International networking

The University's strength in plant ecosystem research inspired two first-year graduate students from India to make their way to Minnesota.

Pictured left to right: Mayank Kohli, Siddharth Iyengar, Eric Seabloom and Elizabeth Borer.

When moving halfway around the world to start graduate school, it helps to not do it alone. That was a lucky break for first-year Ecology, Evolution and Behavior graduate students Mayank Kohli and Siddharth Iyengar. 

“We worked in the same lab in India, but when we chose where to accept admission offers, we did so independently,” Iyengar says. “We didn't want to bias the choice of advisor or school.”

Yet both settled on the U of M for its strength in plant ecosystem research and for the wealth of opportunities that exists for them. “I wanted to work on theory in grassland and plant systems, and I can’t think of any other place that comes close to what I wanted,” Kohli says. “You have this great joining of ideas from all over and you can approach anyone for inputs and advice.”

Iyengar adds: “I never expected to be sitting and chatting on a regular basis with people whose papers I read so much.”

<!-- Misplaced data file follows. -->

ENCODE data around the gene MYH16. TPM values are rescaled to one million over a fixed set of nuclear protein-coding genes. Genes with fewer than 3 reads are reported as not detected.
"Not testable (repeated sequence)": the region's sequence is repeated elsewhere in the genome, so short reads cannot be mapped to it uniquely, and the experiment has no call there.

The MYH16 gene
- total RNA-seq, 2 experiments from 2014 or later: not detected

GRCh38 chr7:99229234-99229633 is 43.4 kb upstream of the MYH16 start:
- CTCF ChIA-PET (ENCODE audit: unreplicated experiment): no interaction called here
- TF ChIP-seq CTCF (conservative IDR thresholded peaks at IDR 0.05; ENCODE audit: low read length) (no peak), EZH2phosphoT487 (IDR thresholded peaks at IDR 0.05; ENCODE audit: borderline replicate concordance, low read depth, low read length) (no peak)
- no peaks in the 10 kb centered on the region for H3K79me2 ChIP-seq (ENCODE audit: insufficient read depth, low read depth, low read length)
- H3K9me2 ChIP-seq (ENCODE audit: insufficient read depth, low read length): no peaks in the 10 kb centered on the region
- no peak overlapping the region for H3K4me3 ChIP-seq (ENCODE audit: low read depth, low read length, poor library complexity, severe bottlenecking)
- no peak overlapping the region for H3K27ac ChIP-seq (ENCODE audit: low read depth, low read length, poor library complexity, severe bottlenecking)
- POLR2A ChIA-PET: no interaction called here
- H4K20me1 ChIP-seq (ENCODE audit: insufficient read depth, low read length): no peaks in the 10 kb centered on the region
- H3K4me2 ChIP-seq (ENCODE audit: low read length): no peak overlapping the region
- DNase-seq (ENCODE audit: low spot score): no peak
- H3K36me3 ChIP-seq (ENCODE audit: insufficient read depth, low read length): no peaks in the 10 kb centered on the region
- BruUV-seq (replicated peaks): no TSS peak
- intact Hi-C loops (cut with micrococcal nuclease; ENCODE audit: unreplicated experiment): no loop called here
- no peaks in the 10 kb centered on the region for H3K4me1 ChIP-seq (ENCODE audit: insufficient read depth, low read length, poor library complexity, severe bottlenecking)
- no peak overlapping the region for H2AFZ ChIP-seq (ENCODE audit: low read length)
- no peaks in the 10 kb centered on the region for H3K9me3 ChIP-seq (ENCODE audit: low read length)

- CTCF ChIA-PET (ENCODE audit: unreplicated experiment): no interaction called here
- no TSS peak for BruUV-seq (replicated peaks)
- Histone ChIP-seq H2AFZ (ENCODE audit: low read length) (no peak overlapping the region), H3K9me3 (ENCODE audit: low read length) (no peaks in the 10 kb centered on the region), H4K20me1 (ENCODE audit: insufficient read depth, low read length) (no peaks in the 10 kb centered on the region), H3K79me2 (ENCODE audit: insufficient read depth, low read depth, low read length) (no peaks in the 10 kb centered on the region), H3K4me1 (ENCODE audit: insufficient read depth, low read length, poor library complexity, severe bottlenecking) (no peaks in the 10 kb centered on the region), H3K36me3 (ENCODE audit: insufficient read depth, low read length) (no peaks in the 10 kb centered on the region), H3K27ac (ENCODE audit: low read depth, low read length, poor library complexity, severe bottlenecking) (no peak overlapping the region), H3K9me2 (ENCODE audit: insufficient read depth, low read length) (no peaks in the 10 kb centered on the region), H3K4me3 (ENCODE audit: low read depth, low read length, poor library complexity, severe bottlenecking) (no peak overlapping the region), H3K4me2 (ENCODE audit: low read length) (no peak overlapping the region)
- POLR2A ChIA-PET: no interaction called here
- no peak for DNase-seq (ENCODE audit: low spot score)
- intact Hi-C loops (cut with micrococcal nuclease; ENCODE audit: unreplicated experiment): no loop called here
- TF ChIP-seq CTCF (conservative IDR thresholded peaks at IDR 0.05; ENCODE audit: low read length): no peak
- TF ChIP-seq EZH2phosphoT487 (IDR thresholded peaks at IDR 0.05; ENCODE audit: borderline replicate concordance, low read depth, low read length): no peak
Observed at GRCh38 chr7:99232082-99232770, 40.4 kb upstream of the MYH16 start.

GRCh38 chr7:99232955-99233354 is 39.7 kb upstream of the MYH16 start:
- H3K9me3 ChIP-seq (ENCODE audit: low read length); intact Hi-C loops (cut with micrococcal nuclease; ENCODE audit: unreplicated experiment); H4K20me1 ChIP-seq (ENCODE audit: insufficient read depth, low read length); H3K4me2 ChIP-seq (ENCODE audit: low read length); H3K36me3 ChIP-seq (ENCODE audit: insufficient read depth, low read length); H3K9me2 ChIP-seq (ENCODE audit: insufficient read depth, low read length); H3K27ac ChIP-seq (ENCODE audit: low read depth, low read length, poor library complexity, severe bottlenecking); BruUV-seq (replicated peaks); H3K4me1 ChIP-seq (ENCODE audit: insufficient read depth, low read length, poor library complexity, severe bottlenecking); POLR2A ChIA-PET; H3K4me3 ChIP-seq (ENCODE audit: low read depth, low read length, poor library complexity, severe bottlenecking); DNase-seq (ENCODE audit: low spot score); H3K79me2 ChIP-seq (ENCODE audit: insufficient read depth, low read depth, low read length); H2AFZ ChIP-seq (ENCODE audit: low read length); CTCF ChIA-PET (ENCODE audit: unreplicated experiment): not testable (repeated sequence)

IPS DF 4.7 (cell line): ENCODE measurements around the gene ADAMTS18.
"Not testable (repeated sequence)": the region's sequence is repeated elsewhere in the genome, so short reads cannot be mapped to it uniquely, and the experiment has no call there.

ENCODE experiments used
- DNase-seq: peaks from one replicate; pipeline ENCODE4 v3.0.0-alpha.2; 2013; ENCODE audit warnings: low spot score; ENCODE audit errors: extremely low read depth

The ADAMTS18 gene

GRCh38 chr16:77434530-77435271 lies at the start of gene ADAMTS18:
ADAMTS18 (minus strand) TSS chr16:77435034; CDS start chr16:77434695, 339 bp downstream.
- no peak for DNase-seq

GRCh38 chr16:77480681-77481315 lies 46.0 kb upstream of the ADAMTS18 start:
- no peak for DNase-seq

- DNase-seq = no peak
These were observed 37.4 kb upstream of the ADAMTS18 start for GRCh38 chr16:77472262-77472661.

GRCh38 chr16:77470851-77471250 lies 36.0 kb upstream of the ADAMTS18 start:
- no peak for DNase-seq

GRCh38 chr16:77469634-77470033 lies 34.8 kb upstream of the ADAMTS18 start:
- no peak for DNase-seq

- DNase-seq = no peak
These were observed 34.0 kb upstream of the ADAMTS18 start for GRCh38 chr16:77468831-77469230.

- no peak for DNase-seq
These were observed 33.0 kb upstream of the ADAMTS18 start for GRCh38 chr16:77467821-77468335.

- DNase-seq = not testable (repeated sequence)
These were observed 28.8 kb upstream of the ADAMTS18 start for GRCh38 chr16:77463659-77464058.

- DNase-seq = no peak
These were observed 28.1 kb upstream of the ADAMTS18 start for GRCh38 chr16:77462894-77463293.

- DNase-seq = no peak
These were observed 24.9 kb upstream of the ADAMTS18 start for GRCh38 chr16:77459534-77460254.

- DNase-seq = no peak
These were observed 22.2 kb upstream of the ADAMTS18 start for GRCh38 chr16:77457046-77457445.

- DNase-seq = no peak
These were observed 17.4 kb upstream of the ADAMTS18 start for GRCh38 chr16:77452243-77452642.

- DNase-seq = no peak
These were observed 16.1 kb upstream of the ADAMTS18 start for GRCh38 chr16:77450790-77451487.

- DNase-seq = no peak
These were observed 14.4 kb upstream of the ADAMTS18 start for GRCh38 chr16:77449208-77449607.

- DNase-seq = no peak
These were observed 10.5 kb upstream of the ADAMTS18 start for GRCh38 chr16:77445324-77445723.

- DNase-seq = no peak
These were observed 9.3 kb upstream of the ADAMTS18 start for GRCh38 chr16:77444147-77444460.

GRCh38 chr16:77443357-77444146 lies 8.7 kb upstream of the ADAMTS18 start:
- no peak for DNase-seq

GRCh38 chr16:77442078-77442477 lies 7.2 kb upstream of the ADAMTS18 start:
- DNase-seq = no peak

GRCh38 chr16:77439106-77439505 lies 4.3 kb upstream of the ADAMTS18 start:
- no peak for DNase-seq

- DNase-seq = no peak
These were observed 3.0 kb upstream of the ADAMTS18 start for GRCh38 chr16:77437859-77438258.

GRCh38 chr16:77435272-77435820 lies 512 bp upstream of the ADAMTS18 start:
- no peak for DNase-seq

Kohli’s research focuses on plant community dynamics, and he hopes to focus specifically on mountain ecosystems, such as the Himalayas. “First, I’m interested in how plant communities assemble, and what determines which plants should grow and which ones should not,” he says. “Next I want to understand the mechanistic reasons for some of these changes, in the context of current global change.”

Iyengar’s work also focuses on plant ecosystems. “I’m interested in identifying the drivers of plant community and ecosystem processes, and I specifically want to look at those drivers in landscapes that are used by humans, for example for grazing or firewood,” he says. He added that he hopes to translate these studies to sites in India as well while he is working on his doctorate.

Iyengar was also drawn to the U of M for the diversity of opportunities here, including interactions with the social sciences. He received a fellowship from the Interdisciplinary Center for the Study of Global Change. “I plan to use learnings from the social sciences to better understand how people interact with and use nature,” he says.

When applying here for graduate school, they found positions in the labs of Elizabeth Borer and Eric Seabloom, EEB associate professors who, amongst other research activities, host the Nutrient Network at the U of M. While not directly involved with the Network’s research currently, both Kohli and Iyengar credit it with helping to bring them here.

“Our advisor in India is part of the Network and has been to meetings at Minnesota, so it helped us get an idea of the place and the ecology community here.” Kohli says.